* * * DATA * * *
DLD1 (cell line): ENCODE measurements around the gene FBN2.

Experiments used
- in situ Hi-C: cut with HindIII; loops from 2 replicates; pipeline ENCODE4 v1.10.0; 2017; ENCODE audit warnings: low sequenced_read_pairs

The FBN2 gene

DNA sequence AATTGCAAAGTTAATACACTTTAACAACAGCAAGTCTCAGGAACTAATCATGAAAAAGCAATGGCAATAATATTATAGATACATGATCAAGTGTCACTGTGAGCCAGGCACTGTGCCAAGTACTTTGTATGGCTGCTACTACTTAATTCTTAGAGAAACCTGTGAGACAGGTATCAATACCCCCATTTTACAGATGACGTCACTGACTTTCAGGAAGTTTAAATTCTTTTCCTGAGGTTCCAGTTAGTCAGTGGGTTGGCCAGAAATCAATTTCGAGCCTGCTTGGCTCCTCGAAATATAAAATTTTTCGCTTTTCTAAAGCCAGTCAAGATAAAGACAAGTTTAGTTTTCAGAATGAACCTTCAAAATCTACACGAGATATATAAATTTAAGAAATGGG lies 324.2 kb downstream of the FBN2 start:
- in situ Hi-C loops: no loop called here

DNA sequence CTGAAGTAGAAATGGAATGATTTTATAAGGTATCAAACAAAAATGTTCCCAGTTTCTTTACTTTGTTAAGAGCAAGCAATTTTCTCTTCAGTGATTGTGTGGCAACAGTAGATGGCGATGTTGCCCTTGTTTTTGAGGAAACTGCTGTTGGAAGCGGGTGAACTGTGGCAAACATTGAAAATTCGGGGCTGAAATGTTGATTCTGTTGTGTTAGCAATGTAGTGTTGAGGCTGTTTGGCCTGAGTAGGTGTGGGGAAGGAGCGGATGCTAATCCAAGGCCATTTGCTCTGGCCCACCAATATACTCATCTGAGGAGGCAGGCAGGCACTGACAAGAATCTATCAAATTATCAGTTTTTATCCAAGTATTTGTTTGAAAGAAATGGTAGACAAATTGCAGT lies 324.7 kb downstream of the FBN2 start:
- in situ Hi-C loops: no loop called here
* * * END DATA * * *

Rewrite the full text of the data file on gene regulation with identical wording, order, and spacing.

DLD1 (cell line): ENCODE measurements around the gene FBN2.

Experiments used
- in situ Hi-C: cut with HindIII; loops from 2 replicates; pipeline ENCODE4 v1.10.0; 2017; ENCODE audit warnings: low sequenced_read_pairs

The FBN2 gene

DNA sequence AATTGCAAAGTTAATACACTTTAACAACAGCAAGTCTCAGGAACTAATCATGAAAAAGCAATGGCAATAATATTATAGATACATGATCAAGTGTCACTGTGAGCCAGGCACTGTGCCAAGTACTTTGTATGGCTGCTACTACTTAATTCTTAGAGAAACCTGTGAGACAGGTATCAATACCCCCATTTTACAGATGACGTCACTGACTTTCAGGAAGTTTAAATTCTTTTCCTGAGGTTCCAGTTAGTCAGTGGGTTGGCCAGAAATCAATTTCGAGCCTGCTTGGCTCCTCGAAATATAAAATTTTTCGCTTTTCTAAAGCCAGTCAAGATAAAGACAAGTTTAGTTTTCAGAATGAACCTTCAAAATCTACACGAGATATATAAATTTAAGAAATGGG lies 324.2 kb downstream of the FBN2 start:
- in situ Hi-C loops: no loop called here

DNA sequence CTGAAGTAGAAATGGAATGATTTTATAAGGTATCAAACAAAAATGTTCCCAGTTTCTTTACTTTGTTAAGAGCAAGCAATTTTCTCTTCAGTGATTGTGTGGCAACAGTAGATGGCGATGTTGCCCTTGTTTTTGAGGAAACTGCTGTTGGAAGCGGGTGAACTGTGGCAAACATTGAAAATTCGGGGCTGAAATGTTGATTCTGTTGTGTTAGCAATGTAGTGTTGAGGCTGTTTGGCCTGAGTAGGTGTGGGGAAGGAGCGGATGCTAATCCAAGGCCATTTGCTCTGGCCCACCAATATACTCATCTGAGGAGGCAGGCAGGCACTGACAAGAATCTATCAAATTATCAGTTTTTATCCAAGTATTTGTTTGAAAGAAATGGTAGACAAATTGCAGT lies 324.7 kb downstream of the FBN2 start:
- in situ Hi-C loops: no loop called here